For Mojtahedy, the nuclear accord is not so much as a step forward in terms of political reform, as it is recognition that Iran is a powerful regional player committed to peace. “Iran is not interested in creating a nuclear bomb,” he says, quoting a religious edict issued by Iran’s Supreme Leader Ayatollah Ali Khamenei forbidding the production and use of a nuclear bomb. “It only wants to produce nuclear energy for domestic use, like Canada does – for running power plants, electricity and other nuclear technology.”
Like the U.S., the Canadian government has also held estranged ties with the government in Iran since Ayatollah Khomeini overthrew the Pahlavi dynasty in 1979. Diplomatic ties worsened still in 2012 when Foreign Minister John Baird listed Iran as a state sponsor of terrorism and expelled its diplomats from Canada, a move that angered many Iranian-Canadians – and thrilled Canada’s close ally, Israel.
“Harper has cut relations with Iran. He has isolated Canada from the world because he favours policy that is favourable to Israel, but not to Canada,” Mojtahedy argues, citing Canada’s support for Israel even during the country’s attack on Gaza last summer. “It’s undemocratic. As Muslims, we believe in moderation. All the [terrorist-related] problems in the world exist because of extremism – from Al Qaeda, from Islamic State and from Israel in their treatment towards the Palestinians.
“If you want to have real peace in the world, we need to oppose extremism and support peace and moderation,” he adds.
‘Nothing has Changed’
Not everyone feels the winds of change in Tehran and Washington though. An Iranian-Canadian businessman (who did not want to disclose his name), who founded a company in Toronto 20 years ago, after working under both the Shah and Khomeini, says nothing has really changed.
“Rouhani, Ahmadinijad (Rouhani’s predecessor), they are all puppets in a harsh religious regime – a regime with only one man in power.”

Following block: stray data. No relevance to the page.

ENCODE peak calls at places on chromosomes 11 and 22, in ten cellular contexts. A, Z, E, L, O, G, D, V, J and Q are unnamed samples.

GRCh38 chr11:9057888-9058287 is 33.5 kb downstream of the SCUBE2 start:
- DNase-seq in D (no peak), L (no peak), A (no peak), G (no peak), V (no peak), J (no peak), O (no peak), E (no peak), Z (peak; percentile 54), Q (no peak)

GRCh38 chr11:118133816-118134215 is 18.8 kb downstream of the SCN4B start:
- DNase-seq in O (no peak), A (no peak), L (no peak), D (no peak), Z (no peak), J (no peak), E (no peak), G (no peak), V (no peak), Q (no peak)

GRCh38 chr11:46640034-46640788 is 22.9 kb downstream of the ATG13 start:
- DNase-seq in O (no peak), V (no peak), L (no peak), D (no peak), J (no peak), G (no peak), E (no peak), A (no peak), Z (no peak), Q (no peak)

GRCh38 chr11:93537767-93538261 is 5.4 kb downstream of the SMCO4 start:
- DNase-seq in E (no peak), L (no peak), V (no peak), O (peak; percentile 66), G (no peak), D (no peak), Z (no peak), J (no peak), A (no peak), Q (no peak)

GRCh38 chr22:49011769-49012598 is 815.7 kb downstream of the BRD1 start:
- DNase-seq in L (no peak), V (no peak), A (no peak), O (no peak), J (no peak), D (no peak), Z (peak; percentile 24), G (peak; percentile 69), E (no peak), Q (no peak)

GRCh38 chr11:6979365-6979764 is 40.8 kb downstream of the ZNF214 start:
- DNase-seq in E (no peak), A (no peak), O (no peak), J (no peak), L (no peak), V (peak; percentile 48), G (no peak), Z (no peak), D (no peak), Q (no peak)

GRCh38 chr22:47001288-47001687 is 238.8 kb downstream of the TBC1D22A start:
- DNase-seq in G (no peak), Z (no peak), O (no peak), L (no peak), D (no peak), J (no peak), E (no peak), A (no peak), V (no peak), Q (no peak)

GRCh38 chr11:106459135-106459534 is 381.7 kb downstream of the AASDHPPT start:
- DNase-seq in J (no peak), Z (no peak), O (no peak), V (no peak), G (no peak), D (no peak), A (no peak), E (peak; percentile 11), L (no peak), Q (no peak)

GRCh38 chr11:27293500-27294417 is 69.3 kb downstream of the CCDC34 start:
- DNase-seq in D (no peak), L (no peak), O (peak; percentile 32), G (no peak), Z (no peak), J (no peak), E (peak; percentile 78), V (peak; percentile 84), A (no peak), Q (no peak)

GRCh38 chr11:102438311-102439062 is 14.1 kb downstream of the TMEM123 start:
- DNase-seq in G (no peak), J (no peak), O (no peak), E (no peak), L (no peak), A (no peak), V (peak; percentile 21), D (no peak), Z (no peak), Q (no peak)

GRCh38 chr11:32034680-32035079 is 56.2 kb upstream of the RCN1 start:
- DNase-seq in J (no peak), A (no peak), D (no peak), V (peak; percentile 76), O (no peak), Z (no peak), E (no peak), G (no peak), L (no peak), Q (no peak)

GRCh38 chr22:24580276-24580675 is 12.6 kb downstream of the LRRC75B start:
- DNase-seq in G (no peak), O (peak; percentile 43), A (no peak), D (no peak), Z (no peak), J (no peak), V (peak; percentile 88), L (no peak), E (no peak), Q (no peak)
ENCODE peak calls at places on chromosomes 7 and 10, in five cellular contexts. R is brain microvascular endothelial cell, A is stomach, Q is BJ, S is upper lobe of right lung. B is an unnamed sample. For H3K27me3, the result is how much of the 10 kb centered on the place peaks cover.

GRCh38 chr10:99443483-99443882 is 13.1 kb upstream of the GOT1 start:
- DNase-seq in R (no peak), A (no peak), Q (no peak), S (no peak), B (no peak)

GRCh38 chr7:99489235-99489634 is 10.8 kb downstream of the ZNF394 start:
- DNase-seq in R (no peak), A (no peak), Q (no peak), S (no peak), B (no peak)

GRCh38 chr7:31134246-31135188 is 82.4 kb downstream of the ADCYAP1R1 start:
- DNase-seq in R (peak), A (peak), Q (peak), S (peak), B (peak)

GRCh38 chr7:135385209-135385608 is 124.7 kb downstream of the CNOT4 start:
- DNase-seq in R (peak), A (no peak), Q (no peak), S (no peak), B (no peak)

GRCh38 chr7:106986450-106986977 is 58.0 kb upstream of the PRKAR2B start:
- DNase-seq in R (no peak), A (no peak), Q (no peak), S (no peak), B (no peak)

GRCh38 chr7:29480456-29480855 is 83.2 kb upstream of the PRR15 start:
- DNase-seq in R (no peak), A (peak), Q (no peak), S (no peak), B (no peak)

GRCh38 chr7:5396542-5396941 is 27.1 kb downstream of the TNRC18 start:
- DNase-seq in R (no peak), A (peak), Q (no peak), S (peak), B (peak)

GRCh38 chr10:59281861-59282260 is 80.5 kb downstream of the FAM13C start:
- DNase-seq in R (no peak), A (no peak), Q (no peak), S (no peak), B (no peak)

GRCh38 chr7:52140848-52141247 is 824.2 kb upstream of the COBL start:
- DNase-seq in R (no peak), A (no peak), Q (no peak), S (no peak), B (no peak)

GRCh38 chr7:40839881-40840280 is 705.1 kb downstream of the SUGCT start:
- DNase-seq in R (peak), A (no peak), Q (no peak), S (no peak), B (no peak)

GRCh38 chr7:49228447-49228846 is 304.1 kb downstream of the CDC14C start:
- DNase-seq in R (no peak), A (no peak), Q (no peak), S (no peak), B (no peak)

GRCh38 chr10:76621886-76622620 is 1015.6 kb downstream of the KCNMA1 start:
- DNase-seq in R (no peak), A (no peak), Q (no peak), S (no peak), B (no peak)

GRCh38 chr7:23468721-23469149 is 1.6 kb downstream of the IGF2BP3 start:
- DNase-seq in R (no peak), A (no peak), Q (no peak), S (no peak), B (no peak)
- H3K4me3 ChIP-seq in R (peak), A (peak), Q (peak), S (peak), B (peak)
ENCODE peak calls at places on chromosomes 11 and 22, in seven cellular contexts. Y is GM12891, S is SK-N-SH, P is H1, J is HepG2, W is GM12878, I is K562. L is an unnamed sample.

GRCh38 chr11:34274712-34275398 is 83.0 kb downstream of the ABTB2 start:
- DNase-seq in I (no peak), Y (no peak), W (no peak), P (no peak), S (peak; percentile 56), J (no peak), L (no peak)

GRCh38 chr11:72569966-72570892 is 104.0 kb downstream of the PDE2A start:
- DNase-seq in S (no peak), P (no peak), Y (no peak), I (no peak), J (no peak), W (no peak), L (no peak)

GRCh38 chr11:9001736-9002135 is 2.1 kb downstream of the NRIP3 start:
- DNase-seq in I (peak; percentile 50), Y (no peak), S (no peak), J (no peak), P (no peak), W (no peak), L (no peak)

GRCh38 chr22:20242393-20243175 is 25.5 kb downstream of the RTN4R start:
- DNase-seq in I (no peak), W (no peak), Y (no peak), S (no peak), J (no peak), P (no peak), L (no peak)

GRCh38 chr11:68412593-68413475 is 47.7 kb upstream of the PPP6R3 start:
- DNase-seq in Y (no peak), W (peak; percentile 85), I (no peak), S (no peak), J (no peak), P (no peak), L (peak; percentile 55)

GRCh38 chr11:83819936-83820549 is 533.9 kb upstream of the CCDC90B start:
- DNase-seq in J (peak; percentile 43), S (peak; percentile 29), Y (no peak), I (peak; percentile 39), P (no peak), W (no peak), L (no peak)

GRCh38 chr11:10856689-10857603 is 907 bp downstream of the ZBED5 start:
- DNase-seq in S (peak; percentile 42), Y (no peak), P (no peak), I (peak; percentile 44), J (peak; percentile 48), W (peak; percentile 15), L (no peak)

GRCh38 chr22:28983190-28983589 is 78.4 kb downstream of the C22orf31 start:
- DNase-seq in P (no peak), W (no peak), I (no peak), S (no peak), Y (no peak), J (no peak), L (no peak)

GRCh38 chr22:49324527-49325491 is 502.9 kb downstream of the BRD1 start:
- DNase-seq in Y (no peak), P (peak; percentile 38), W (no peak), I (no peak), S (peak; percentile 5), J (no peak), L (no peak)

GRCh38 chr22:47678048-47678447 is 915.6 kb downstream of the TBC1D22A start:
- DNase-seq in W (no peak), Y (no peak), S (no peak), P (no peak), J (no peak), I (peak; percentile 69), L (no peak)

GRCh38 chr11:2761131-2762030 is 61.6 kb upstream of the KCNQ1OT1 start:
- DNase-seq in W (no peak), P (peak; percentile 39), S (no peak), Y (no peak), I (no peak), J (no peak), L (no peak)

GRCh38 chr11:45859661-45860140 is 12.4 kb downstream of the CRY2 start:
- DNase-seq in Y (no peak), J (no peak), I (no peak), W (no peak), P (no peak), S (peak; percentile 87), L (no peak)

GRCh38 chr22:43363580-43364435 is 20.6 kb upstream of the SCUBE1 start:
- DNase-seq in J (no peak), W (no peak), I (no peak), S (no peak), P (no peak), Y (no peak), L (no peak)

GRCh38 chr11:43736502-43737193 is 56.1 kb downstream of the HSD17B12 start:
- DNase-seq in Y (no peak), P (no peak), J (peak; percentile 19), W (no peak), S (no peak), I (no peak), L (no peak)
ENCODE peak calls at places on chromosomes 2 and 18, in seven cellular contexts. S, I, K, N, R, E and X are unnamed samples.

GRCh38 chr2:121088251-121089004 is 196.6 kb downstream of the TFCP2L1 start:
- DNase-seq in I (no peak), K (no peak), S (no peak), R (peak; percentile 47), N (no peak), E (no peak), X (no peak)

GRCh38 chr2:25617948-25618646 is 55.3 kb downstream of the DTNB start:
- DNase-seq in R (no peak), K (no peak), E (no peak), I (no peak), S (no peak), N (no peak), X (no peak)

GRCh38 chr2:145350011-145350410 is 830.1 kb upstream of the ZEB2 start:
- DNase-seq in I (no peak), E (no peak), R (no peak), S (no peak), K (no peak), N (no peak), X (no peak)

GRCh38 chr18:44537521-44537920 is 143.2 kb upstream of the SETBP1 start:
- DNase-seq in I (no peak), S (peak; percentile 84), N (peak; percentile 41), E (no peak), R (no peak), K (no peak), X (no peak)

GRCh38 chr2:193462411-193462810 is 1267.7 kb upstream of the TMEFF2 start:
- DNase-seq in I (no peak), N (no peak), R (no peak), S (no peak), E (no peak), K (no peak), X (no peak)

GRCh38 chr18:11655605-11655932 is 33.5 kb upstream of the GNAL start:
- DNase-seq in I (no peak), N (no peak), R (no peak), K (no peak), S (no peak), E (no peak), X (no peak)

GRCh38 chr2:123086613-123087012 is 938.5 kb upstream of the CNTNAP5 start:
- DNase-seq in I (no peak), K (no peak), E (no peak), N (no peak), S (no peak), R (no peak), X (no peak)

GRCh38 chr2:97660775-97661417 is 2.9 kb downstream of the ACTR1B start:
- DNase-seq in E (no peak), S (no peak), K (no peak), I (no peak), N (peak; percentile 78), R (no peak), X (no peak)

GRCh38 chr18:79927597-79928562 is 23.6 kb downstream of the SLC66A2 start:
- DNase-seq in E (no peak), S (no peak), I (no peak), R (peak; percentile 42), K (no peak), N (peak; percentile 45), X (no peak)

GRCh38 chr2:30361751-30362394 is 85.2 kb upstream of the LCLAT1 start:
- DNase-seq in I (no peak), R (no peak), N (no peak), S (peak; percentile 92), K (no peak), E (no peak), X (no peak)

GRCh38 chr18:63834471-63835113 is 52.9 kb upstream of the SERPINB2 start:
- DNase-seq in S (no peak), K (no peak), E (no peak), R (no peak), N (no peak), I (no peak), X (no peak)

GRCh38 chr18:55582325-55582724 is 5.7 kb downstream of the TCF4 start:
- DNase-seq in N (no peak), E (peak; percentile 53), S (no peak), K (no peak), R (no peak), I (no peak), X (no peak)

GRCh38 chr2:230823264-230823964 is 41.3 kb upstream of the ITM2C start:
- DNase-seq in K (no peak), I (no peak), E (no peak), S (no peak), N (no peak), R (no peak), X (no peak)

“Most people in Iran have been living under pressure of sanctions and religious laws so they easily get excited over any sign of relief.” – Iranian-Canadian
He points to the deep mistrust held by both countries since Iran’s revolution. “The way the United States and the West treated Iran and its allies in the Middle East has left no room for the Iranian regime to seek a better or long-lasting relationship with them,” he says.
“Iran also understands that Russia and China have a better history of supporting their allies. Take a look at [Syrian president] Bashar al-Assad, who is still in power after three and a half years of domestic war in Syria, even after Hillary Clinton said ‘Assad’s days are numbered,’ three years ago. Most people in Iran have been living under pressure of sanctions and religious laws so they easily get excited over any sign of relief.”
People in Iran are being “bombarded” with news of victory by government-controlled media. When they find out that nothing is going to change, depression will ensue, he adds.
Despite the skeptics, others say those small signs of relief are a sure sign of a better future. “There are always reasons to be sad, but throughout years of isolation and sanctions, we learned to enjoy and celebrate the smallest sparkles of hope,” says Tabatabai. She quotes the great Persian poet Omar Khayyam: “Be happy for this moment. This moment is your life.”